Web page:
Spanish for the Masses
If there’s one thing I’ve learned in Colombia, it’s Spanish. Not the Spanish of the Foreign Service Institute (FSI), which provides my booklets for class. Through FSI, I learn scintillating sentences like, “Sanchez is sad because he didn’t prepare his lesson for today.” Throughout these books, Sanchez continually asks people if they are married, fails to prepare his lessons, and lives alone. I wonder if he is some form of Foreign Service cautionary tale. The booklets also include many conversations to translate, including my favorite: Jones walks up and down 14th Street late at night, trying to find Sanchez’s apartment. Really, an abundantly lost dweeb wanders 14th Street in Washington and does not get mugged. I love FSI-land.
All of this points to one thing: there’s really only so much Spanish you need on a day-to-day basis, and very little of it is formally taught. Sure, you need to say pleasantries (“Buenas tardes”), inform people that you do not speak their language (“No hablo español”), and apologize (“Lo siento.”) Beyond that, you need to know kinds of food (“pollo” is chicken, “lechuga” is lettuce, and “Shakira” is an artificially blond singer the size of a pimento loaf), directions (“izquierda” for left, “derecho” for right), and “Embajada de los Estados Unidos,” which most cabbies comprehend as they’ve waited in line there on many occasions.
To that end, here are the Top Five Most Useful Phrases in Colombia:
1. “Solamente estoy mirando,” I’m only looking. As I’ve mentioned before, salesclerks are really aggressive here.
2. “Un poco mas despacio, por favor," A bit slower, please. People talk FAST when they think you speak their language, and they must be smacked down to reality.
3. “Dos cervezas y un ron con Coca-Cola,” Two beers and a rum and Coke. If you can’t remember the word for something, just use a brand name. Actually, I always say Coca-Cola because the Spanish word for soda, “gaseosa,” sounds like an intestinal disorder.
4. “Donde está el baño?” an oldie but goodie. However, it’s important to know that “Hombres” means Men and “Mujeres” means Women, so you don’t walk into the door marked “M” and unzip your fly in front of a female audience. It happens, dude.
5. “No soy norteamericano. Soy de Canada.” Never underestimate the value of fictional Canadian citizenship. It deters both terrorists and street beggars.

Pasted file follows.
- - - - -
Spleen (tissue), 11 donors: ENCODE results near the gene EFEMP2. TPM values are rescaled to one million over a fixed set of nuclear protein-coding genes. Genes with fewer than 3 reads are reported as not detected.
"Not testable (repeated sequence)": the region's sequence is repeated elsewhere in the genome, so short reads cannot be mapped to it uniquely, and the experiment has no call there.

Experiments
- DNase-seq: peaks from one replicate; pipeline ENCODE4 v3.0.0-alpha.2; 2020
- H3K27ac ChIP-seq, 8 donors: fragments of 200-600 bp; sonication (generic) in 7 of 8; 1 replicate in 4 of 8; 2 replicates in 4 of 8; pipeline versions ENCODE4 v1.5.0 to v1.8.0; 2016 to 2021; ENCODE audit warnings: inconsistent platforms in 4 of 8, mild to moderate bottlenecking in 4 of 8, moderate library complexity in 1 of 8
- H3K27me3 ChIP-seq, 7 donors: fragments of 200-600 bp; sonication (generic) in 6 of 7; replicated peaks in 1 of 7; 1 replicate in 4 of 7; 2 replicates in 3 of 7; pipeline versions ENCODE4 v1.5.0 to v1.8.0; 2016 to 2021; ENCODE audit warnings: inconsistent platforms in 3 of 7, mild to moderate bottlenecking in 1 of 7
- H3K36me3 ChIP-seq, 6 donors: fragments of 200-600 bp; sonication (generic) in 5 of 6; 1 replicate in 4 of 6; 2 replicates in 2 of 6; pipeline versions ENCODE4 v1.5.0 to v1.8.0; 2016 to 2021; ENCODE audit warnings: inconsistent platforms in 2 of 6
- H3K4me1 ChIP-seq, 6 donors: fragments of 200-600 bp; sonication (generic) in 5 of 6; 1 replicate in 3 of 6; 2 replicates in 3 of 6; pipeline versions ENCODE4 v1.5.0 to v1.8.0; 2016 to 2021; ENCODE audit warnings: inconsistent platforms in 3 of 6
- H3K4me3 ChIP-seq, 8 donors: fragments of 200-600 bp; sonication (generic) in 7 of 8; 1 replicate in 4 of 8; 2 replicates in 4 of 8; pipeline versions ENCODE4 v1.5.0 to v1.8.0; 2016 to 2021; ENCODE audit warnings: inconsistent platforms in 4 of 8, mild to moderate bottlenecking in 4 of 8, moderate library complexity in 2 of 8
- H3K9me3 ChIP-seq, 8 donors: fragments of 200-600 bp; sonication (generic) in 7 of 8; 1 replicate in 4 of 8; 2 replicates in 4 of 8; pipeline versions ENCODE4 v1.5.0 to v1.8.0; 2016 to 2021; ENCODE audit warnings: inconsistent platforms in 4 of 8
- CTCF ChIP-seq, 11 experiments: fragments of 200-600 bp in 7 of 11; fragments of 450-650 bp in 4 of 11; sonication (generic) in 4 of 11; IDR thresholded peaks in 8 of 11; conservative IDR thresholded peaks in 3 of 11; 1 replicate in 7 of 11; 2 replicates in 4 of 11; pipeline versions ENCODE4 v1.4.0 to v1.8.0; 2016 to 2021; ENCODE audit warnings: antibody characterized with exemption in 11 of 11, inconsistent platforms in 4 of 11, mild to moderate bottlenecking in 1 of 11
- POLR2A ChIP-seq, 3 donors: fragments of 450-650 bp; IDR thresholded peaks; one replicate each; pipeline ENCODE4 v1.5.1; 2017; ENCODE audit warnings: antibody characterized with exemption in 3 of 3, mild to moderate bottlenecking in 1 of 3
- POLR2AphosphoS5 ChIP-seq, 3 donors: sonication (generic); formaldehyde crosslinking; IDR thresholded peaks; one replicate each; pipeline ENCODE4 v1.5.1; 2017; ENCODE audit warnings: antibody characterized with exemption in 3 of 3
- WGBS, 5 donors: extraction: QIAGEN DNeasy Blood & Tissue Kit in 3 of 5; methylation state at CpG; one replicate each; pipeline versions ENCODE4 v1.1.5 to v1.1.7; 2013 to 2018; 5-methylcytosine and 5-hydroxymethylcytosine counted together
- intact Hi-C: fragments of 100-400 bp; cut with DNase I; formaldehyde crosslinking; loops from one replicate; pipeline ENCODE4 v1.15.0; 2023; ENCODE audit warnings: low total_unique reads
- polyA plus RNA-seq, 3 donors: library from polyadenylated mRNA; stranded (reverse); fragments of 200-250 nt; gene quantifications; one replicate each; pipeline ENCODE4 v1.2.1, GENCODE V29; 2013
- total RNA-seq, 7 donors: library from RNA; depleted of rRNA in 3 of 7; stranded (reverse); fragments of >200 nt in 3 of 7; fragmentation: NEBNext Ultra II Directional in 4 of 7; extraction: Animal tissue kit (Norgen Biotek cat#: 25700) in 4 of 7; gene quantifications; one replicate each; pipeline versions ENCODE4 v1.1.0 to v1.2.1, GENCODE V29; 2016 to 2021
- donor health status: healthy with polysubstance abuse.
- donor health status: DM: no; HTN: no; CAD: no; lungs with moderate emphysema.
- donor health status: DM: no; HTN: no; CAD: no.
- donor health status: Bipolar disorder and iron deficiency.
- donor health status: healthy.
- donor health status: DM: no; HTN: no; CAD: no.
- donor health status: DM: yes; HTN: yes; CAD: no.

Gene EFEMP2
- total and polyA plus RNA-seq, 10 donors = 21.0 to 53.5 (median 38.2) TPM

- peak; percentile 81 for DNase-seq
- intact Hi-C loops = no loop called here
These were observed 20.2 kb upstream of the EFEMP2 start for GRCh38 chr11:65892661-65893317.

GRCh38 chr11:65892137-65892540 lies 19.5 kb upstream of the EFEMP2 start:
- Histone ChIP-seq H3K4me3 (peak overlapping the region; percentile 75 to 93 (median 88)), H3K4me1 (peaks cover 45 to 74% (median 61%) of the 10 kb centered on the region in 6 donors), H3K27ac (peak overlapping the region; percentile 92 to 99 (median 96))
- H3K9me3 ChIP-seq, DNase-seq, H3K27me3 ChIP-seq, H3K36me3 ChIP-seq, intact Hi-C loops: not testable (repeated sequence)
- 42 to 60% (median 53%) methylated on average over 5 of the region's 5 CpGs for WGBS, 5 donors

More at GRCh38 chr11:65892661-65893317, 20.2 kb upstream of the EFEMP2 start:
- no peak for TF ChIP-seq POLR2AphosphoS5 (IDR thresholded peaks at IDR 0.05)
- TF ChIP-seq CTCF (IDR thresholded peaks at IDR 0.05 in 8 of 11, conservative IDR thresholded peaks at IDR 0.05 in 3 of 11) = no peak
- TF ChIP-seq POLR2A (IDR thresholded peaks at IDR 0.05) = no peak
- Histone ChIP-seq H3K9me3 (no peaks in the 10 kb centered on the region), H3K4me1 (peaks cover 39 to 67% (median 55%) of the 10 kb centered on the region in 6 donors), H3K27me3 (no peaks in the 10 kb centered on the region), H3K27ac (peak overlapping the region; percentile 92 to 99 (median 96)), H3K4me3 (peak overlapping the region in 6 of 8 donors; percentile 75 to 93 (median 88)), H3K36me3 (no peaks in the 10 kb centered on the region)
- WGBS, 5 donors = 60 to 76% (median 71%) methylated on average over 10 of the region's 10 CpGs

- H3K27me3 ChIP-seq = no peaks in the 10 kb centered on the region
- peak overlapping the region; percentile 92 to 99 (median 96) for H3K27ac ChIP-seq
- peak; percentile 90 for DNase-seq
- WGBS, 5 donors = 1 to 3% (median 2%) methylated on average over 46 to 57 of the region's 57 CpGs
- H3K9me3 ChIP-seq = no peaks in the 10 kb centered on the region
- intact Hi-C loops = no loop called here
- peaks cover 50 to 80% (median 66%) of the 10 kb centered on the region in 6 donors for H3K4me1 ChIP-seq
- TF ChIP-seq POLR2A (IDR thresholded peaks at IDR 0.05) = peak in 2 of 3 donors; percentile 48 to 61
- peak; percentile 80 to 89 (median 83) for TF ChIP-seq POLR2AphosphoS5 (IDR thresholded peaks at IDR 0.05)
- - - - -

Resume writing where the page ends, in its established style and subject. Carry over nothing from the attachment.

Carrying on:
Also, here are some phrases you will absolutely not have any use for, but are fun to know.
1. “Hay una fiesta en mis pantalones,” There’s a party in my pants.
2. “Por favor, no secuestreme. Tengo diarrea,” Please don’t kidnap me. I have diarrhea.
3. “Pareces como un tiburon cuando sonrisas,” You look like a shark when you smile.
4. “Los pollos pueden usar el Metro si pagan la cuenta,” Chickens may use the Metro if they pay the bill.
5. “Tu cabeza es mas grande de mi zapato,” Your head is bigger than my shoe.
As for personal life events, I’m living in groovy housewife style. I’ve restarted Spanish classes, which arrived just in time - I’d finished my second jigsaw puzzle in a week. The dining room table is starting to look like that scene in Citizen Kane where we see Susan Kane do 100 jigsaws from sheer boredom. I’ve also applied for a job (more on that if I get one), learned to cook non-glue white sauce, and started planning for our next party (Mardi Gras!). As for Matt, he switched over to the Consular section, where he interviews people for visas and stamps them “rejected.” The job has gotten to him and he dreams of it often. Last week, I woke to him mumbling the word “rejected” and hitting me on the head. Ouch.
Next week, tune in as I answer the question I’m most sick of hearing. Not, “Are you old enough to drink?”, but “What do you do all day?” Many, many things, some of which are interesting.
Pet Peeve of the Week: Did you ever notice that whenever a character on TV reads a magazine, they start at the back page and flip forward to the front? Seriously, watch for this. Does anyone in real life do that? The most egregious offender: “That 70's Show”.